…Trump, Biden await results in battleground states
…Two Nigerians, Agbaje, Oye win Minnesota, District of Columbia
By Henry Ojelu with agency report
THE excruciatingly close U.S. presidential election hung in the balance yesterday with Democrat Joe Biden leading in two critical Midwestern states that could tip the contest in his favor even as President Donald Trump falsely claimed victory and made unsubstantiated allegations of electoral fraud.
Biden extended his narrow lead in Michigan while maintaining a slight edge in Wisconsin on Wednesday, according to Edison Research. The Republican president won the two pivotal battleground states in 2016. Michigan officials continued to count mail-in ballots that surged amid the coronavirus pandemic. Wisconsin officials said they concluded their counting, but a winner had yet to be declared.
Together with Nevada, another state where Biden held a small advantage with votes still left to be tallied; those states would deliver Biden the 270 votes needed in the state-by-state Electoral College to win the White House. But Trump still had a path to victory with those states officially undecided.
In dueling conference calls with reporters, officials from each campaign insisted their candidate would prevail.
“If we count all legal ballots, we win,” Trump campaign manager Bill Stepien said, potentially setting the stage for post-election litigation over the counting of mail-in ballots.
Biden campaign manager Jennifer O’Malley Dillon told reporters the former vice president was on track to win the election, while senior legal adviser Bob Bauer said there were no grounds for Trump to invalidate lawfully cast ballots.
As at the time of going to press, Biden leads 238 to 214 over Trump in the Electoral College vote count, according to Edison Research, aiming to reach the needed 270 electoral votes, which are based in part on a state’s population.
Here is the state of play in seven battleground state as of 1:45 p.m. Eastern time on Wednesday.
ARIZONA: Electoral votes: 11
Biden leads Trump, 51.0 percent to 47.6 percent, with 86 percent of the estimated vote in. Counties with critical votes still to be counted include Maricopa County, which includes Phoenix and where Biden is ahead. Officials have said they expect to finish counting ballots today.
GEORGIA: Electoral votes: 16
Trump leads Biden, 50.3 percent to 48.5 percent, with 93 percent of the estimated vote in. Most of the votes yet to be counted are in DeKalb County and other counties in the suburbs of Atlanta that have been breaking heavily for Biden. Mr. Biden would need almost two-thirds of the remaining vote to carry the state. The Georgia secretary of state, Brad Raffensperger, said in a television interview that he expected the count to be done by the end of the day.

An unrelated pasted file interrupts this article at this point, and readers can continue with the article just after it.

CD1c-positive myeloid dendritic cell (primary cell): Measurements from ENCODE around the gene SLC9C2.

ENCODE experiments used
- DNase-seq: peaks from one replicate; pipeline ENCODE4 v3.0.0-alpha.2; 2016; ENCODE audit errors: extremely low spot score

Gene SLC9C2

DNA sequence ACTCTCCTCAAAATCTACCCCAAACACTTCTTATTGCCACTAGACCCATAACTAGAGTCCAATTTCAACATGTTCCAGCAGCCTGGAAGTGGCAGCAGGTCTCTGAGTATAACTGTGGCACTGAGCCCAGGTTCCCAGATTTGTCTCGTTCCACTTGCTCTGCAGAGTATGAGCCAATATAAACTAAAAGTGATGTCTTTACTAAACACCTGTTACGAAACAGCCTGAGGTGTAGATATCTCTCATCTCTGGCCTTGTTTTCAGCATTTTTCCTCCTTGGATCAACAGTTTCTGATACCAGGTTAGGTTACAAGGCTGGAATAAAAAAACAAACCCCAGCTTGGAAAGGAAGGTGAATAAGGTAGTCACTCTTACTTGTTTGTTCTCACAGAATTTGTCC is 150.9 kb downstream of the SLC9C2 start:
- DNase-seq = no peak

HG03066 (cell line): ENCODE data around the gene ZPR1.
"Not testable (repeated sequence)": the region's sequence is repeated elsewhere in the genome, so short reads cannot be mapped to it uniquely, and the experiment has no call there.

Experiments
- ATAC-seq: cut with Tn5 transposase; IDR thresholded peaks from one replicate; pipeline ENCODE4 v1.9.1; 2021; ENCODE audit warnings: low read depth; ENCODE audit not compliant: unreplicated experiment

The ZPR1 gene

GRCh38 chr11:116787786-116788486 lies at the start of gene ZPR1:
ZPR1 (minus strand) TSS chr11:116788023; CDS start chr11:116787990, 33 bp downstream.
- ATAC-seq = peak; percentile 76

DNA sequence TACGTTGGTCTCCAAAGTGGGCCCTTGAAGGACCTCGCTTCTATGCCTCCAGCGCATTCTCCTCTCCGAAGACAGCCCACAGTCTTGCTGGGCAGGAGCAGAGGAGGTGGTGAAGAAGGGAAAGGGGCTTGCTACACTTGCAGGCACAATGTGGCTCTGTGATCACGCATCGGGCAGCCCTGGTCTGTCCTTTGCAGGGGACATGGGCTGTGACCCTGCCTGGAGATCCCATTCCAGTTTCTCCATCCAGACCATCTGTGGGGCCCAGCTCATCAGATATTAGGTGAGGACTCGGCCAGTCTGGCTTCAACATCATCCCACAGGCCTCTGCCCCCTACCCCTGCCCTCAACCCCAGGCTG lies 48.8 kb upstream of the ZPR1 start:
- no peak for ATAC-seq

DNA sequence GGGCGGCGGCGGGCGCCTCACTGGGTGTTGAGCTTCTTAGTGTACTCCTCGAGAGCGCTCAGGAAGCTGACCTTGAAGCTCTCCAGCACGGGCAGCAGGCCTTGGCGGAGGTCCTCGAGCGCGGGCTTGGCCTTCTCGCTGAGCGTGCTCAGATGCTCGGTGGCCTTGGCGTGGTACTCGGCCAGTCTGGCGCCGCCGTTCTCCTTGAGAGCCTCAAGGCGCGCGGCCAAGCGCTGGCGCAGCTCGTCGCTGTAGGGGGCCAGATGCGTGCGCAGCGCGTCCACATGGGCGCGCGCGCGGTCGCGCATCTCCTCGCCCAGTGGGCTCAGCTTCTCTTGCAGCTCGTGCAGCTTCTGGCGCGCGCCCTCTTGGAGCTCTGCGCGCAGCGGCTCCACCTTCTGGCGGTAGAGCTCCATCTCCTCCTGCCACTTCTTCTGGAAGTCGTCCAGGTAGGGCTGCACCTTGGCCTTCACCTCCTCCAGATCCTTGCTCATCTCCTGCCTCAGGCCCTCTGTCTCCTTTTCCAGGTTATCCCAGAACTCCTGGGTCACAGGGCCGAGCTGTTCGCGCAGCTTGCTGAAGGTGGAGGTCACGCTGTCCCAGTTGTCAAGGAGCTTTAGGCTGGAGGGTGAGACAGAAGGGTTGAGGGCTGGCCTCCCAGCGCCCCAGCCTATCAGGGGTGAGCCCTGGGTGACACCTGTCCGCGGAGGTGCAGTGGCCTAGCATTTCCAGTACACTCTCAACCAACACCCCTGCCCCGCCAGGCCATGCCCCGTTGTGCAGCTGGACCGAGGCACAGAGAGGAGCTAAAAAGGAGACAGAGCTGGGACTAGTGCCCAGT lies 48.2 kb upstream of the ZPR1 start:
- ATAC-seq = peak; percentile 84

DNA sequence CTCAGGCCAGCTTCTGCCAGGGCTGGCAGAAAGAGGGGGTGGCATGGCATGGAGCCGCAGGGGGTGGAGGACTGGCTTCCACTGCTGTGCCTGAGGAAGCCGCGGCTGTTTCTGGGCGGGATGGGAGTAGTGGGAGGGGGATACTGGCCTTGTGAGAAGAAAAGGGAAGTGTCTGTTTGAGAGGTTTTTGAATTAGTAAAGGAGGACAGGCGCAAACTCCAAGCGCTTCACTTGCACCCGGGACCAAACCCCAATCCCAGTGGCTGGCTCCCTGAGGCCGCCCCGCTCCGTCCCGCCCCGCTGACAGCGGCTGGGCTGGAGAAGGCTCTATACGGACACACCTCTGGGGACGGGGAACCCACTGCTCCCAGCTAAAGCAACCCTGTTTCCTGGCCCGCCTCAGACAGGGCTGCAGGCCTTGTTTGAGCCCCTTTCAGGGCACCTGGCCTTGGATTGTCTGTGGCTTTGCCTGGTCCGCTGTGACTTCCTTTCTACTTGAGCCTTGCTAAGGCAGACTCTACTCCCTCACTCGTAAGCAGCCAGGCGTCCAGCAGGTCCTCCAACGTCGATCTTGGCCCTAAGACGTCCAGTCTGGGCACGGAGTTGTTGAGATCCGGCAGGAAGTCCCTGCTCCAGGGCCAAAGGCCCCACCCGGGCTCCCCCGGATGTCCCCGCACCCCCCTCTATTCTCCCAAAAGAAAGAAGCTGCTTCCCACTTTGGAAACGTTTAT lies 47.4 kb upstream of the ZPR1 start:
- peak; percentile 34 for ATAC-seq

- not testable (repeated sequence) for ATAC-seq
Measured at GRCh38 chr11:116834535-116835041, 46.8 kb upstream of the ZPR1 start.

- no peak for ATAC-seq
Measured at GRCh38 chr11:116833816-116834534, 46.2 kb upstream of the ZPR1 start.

MICHIGAN: Electoral votes: 16
Biden leads Trump, 49.6 percent to 48.7 percent, with 94 percent of the estimated vote in. Nearly a quarter of the vote in Wayne County, a Democratic stronghold that includes Detroit, has yet to be counted, and Biden was closing the gap in Kent County, which includes Grand Rapids, with more than 15 percent of votes outstanding. The secretary of state said last night that she expected to have “a very clear picture, if not a final picture” of the results by tonight.
NEVADA: Electoral votes: 6
Biden leads Trump, 49.3 percent to 48.7 percent, with 86 percent of the estimated vote in. All of the Election Day vote has been counted, and now only Democratic-leaning late mail and provisional ballots remain. The secretary of state says the next update will come at around 12 p.m. Eastern time on Thursday.
NORTH CAROLINA: Electoral votes: 15
Trump leads Biden, 50.1 percent to 48.7 percent, with 95 percent of the estimated vote in. With most votes now tabulated, Biden would need to win about two-thirds of the remainder to pull ahead.
PENNSYLVANIA: Electoral votes: 20
Trump leads Biden, 53.4 percent to 45.3 percent, with 80 percent of the estimated vote in. An analysis by The Times’s Upshot finds that the remaining vote appears to be overwhelmingly for Biden. Only 19 of 67 counties have their reported absentee votes. The populous counties where the largest portion of the votes have yet to be counted include Philadelphia, where Biden leads by 56 percentage points, and Allegheny, which Biden leads by nine percentage points and which includes Pittsburgh. Biden needs to win more than two-thirds of the remaining votes to win the state.
WISCONSIN: Electoral votes:10
Biden leads Trump, 49.4 percent to 48.8 percent, with more than 98 percent of the estimated vote in. Wisconsin election officials said they had finished counting all but a few votes and that Biden led by more than 20,000 votes.
Democrats falling short Senate race
A Democratic drive to win control of the U.S. Senate appeared to fall short, with Democrats picking up only one Republican-held seat while six other races remained undecided early on Wednesday.